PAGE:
But to be admitted to the major, students must complete approximately 12 hours of prerequisites. Some of the prerequisites have prerequisites themselves, so the number of courses required to apply may vary depending on the student.
For example, one of the prerequisites to apply is Physics 2220, Physics for Scientists and Engineers II. The course teaches students to use calculus to solve problems related to electricity, magnetism, circuits, optics, and relativity.
But before taking the course, a student is advised to take Physics 2210, Physics for Scientists and Engineers I. And before taking either course, a student must have taken differential calculus.
Offers twenty courses
The software engineering program offers about 20 courses. Many are very technical, such as Survey of Languages (computer programming languages), database systems, mobile application development, cloud application development, and advanced algorithms.
Some of the courses combine technical information with a discussion of how to get things done in the workplace, such as software project management and two software engineering internship courses that all majors take in the first and second semesters of their last year. Internship courses include individual and team projects, software industry information, and preparing portfolios for job searches.
In general, the courses are difficult. “The things we do in this bachelor’s program…they don’t…up to a master’s program” at other schools, said North Sanpete graduate Ammon Zerkle of Mt. Pleasant. Highschool. “A lot of the project-based work and real-life applications we do in the bachelor’s, they don’t get until the master’s.”
Elsinore, Sevier County graduate Jaaron Nielson said his favorite course was Survey of Languages. The course covered 12 programming languages. “It’s a very strong course,” he said.
The course is “very relevant for working in the field because (as) technology evolves, you need to be able to apply what you already know to different circumstances,” he said. Having a background in all these languages gives the opportunity to “learn different languages quickly”.
McKinnon Lloyd of Mesquite, Nevada, completed an internship in the summer of 2020 at 3M, and now that he’s graduated, he’ll be working for the company full-time.
He said the 3M manager who hired him for the internship was especially excited to have learned about SQL, a database programming language, because other people the manager had interviewed, including job candidates. colleges and industry, didn’t know SQL.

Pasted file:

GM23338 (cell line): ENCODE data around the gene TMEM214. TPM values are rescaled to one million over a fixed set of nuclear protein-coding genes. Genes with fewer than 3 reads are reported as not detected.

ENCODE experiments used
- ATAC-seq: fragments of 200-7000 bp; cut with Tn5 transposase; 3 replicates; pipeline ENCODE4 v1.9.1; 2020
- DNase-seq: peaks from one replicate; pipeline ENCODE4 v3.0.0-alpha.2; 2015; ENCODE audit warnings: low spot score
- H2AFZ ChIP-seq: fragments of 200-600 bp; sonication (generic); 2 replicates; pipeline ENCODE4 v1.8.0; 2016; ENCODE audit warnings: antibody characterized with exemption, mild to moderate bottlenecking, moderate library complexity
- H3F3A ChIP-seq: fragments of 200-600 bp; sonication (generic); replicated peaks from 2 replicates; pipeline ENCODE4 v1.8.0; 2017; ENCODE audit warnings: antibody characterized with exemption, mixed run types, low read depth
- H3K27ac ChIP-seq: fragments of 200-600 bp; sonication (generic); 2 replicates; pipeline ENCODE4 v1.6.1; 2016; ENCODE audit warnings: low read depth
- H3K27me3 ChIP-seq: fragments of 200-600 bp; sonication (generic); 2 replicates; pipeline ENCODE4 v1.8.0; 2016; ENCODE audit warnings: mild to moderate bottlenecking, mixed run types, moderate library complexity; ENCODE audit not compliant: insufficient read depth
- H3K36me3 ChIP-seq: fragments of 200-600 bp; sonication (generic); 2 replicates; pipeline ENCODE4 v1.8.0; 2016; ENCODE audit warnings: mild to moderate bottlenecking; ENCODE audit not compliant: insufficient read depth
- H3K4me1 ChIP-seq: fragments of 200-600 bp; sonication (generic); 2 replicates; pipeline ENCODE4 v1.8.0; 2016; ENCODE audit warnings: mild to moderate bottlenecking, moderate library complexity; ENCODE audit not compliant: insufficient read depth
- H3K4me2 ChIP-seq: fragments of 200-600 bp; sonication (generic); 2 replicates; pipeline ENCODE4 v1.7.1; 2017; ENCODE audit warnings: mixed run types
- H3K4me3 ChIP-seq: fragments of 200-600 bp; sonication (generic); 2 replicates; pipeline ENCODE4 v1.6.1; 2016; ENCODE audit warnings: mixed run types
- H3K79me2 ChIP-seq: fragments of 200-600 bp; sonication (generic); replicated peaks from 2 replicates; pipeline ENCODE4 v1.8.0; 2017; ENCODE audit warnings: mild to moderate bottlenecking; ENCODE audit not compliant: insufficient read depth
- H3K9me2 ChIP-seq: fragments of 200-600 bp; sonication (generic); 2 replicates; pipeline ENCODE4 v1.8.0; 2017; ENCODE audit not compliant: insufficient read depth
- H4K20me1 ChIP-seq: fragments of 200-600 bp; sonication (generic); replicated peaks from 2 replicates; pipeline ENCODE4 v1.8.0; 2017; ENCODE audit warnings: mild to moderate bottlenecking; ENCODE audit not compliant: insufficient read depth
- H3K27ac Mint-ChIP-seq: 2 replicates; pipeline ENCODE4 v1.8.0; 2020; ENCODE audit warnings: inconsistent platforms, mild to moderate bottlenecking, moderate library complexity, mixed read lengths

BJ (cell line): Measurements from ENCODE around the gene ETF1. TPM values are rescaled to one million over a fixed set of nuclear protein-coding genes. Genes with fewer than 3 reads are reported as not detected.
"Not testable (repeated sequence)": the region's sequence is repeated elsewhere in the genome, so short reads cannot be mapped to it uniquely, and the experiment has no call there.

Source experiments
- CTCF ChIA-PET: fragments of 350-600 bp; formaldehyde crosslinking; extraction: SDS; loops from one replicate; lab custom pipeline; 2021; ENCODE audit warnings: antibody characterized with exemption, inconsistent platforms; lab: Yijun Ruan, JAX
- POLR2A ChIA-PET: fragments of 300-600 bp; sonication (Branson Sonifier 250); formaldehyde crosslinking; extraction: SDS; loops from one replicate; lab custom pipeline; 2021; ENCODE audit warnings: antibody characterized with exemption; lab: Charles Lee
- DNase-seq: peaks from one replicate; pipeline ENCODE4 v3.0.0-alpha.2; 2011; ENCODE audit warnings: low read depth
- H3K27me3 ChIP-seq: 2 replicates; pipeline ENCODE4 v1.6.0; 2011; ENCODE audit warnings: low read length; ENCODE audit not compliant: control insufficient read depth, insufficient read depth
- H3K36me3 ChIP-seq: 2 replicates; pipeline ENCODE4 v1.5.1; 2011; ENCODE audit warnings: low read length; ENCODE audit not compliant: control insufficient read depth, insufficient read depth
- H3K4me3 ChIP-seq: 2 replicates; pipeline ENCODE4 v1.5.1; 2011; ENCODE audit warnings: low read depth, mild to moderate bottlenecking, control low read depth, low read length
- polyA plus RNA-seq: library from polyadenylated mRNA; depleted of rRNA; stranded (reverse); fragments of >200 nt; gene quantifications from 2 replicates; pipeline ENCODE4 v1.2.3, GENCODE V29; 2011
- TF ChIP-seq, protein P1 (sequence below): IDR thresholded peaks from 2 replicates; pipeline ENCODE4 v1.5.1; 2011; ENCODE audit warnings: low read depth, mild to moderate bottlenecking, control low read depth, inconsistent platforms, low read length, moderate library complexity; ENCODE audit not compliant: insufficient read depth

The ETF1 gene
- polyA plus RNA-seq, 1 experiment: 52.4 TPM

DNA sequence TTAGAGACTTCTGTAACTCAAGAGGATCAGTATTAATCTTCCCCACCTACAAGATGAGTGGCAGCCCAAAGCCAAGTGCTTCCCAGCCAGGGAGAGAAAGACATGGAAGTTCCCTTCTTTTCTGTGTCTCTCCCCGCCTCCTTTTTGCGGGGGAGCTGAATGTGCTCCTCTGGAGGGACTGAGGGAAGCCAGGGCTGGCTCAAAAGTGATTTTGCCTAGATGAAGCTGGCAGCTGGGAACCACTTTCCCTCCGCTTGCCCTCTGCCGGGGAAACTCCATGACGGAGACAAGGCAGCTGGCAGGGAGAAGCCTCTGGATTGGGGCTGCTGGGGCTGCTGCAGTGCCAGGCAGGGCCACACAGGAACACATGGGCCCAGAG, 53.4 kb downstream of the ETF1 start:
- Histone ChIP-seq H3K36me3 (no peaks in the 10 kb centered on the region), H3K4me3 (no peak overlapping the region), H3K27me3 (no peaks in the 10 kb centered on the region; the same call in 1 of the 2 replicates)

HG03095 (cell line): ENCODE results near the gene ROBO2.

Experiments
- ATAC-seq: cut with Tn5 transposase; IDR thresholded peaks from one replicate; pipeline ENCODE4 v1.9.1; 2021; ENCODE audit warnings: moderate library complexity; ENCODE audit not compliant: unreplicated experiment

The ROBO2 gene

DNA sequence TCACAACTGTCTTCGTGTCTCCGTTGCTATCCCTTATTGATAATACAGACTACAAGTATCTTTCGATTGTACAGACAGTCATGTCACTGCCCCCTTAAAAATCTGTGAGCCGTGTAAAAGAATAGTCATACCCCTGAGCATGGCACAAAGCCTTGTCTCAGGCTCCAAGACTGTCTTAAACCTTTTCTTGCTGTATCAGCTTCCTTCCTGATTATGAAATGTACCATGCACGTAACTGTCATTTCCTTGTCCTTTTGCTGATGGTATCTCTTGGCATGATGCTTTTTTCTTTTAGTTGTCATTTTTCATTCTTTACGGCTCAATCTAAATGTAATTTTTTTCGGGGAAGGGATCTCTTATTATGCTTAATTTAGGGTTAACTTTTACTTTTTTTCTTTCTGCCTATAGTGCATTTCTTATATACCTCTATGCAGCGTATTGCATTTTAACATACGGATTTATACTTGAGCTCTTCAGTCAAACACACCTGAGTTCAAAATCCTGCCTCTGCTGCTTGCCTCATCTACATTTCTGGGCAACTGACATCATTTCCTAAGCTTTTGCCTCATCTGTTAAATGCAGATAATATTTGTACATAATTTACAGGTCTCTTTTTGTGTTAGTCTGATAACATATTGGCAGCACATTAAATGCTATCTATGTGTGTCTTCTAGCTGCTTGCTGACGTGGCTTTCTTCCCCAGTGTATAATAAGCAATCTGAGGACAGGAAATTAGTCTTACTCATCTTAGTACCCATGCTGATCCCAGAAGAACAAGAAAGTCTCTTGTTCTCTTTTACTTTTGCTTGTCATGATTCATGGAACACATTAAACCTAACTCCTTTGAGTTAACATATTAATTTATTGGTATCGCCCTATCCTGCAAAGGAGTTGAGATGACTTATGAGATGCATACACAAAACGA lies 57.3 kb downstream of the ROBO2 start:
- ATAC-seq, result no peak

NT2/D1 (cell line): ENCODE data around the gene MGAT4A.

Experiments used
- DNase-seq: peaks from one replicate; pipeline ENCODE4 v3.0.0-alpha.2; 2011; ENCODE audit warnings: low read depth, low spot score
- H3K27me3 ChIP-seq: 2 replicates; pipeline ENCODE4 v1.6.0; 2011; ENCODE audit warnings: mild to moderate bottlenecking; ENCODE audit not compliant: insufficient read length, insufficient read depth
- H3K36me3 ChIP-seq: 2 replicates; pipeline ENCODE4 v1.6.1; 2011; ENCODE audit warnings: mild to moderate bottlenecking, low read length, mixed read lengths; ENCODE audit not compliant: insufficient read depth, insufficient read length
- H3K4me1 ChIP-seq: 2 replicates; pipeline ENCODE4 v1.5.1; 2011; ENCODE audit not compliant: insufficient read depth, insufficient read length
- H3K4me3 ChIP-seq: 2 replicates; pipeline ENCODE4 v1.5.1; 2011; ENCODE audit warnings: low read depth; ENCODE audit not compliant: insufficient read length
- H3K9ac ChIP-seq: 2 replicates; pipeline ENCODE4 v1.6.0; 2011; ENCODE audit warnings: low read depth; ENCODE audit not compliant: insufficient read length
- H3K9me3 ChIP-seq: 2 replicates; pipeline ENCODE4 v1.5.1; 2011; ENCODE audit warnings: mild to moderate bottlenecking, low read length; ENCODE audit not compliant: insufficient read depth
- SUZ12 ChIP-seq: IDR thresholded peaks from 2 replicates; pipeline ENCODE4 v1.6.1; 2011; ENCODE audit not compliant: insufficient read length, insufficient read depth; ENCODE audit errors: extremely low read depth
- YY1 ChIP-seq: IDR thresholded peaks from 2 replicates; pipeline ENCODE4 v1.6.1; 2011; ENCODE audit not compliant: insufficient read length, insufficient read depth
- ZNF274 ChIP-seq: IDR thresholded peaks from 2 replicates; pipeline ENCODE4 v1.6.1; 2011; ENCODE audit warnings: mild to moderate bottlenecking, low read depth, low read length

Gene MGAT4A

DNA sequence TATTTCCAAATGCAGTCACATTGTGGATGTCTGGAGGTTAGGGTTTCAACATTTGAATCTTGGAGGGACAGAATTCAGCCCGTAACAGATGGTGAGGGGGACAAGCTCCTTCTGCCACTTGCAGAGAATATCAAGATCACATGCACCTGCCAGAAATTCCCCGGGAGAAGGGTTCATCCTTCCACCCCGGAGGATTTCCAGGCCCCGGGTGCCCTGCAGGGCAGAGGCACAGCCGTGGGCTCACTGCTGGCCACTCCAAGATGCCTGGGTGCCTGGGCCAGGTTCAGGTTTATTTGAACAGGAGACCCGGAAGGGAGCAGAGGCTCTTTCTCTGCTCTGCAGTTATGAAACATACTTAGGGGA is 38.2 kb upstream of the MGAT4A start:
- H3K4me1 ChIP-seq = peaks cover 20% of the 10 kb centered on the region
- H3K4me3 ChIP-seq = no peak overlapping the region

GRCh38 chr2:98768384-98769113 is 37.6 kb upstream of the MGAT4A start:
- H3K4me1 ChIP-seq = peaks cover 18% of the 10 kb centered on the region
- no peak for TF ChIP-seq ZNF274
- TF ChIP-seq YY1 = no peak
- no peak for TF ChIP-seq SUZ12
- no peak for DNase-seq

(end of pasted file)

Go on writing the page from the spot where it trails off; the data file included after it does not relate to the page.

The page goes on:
In fact, one of the boss’ interview questions was, “What did you learn in the first two weeks in your database course?”
“When students come back from job interviews, where they’re successful, seven out of 10 times at least one of the questions was about databases,” Allen said. “It’s a pretty common space, and our students are doing pretty well.”
The graduates surveyed said that the main reason they are able to meet the rigorous course requirements is the quality and accessibility of the faculty.
“We have really smart teachers with really relevant work experience,” said Matt Rigoli, also of Mt. Pleasant, and another North Sanpete High School graduate.
Wyatt Brown of Manti, a graduate of Manti High School, said he took the Advanced Algorithms course his last semester. The course covered “very advanced things about programming” and required him to write “algorithms to solve very complex problems”.
But he added: “Thanks to Snow College and the opportunity we have here, most of us can spend 2-3 hours a week in our teacher’s office.”
Without that one-on-one help, he said, he would Google and watch YouTube videos to learn what he needed to know. It could take 20 hours a week.
Finally, the graduates said, the Snow program represents enormous financial value. Kaydon Stubbs, who is from Southern California, said, “I’m here because the value is greater than anywhere else, especially in California.”
He said some of his friends in computer science majors at prestigious schools in California pay $50,000 in tuition a year. He paid between $1,700 and $1,800 per semester ($3,400 to $3,600 per year) at Snow.
Even in Utah, the graduates said, Snow’s tuition is less than half of what it costs to attend USU or U of U.
“It was a tough program, but here we are,” said Zerkle at the end of the road, graduating. And two weeks before graduation, eight of the 11 graduates had accepted jobs.
The strength of the software engineering program at Snow is that “we try to meet the needs of the industry in Day 1 and Year 10,” Allen said. “We don’t just teach the theory that has been taught for years, but the reasons for the theory and the applied methods of today. Our education is not just learning from books, but learning by using it on the job. We want our students to be ready from day one for their new employers. »